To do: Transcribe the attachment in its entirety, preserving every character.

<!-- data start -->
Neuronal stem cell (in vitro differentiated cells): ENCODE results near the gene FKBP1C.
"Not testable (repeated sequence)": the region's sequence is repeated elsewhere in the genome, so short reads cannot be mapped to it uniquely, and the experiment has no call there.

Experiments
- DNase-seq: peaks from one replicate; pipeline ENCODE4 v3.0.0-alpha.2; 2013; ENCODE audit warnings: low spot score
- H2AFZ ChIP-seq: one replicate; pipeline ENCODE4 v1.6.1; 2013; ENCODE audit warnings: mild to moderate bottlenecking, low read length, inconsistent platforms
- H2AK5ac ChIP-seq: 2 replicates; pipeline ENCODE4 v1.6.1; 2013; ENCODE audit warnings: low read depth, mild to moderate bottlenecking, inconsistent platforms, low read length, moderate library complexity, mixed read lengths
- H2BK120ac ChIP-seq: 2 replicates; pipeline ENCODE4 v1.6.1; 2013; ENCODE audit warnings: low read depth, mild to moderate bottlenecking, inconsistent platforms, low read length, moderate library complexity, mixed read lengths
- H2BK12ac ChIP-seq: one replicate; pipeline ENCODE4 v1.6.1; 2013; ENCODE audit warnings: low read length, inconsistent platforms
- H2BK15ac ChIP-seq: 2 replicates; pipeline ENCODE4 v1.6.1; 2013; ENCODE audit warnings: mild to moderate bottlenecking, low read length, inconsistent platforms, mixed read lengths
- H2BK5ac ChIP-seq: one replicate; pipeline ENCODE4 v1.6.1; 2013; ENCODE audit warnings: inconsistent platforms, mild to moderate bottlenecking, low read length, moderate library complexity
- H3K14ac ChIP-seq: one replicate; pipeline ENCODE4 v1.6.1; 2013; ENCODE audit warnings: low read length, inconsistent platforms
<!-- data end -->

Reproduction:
Neuronal stem cell (in vitro differentiated cells): ENCODE results near the gene FKBP1C.
"Not testable (repeated sequence)": the region's sequence is repeated elsewhere in the genome, so short reads cannot be mapped to it uniquely, and the experiment has no call there.

Experiments
- DNase-seq: peaks from one replicate; pipeline ENCODE4 v3.0.0-alpha.2; 2013; ENCODE audit warnings: low spot score
- H2AFZ ChIP-seq: one replicate; pipeline ENCODE4 v1.6.1; 2013; ENCODE audit warnings: mild to moderate bottlenecking, low read length, inconsistent platforms
- H2AK5ac ChIP-seq: 2 replicates; pipeline ENCODE4 v1.6.1; 2013; ENCODE audit warnings: low read depth, mild to moderate bottlenecking, inconsistent platforms, low read length, moderate library complexity, mixed read lengths
- H2BK120ac ChIP-seq: 2 replicates; pipeline ENCODE4 v1.6.1; 2013; ENCODE audit warnings: low read depth, mild to moderate bottlenecking, inconsistent platforms, low read length, moderate library complexity, mixed read lengths
- H2BK12ac ChIP-seq: one replicate; pipeline ENCODE4 v1.6.1; 2013; ENCODE audit warnings: low read length, inconsistent platforms
- H2BK15ac ChIP-seq: 2 replicates; pipeline ENCODE4 v1.6.1; 2013; ENCODE audit warnings: mild to moderate bottlenecking, low read length, inconsistent platforms, mixed read lengths
- H2BK5ac ChIP-seq: one replicate; pipeline ENCODE4 v1.6.1; 2013; ENCODE audit warnings: inconsistent platforms, mild to moderate bottlenecking, low read length, moderate library complexity
- H3K14ac ChIP-seq: one replicate; pipeline ENCODE4 v1.6.1; 2013; ENCODE audit warnings: low read length, inconsistent platforms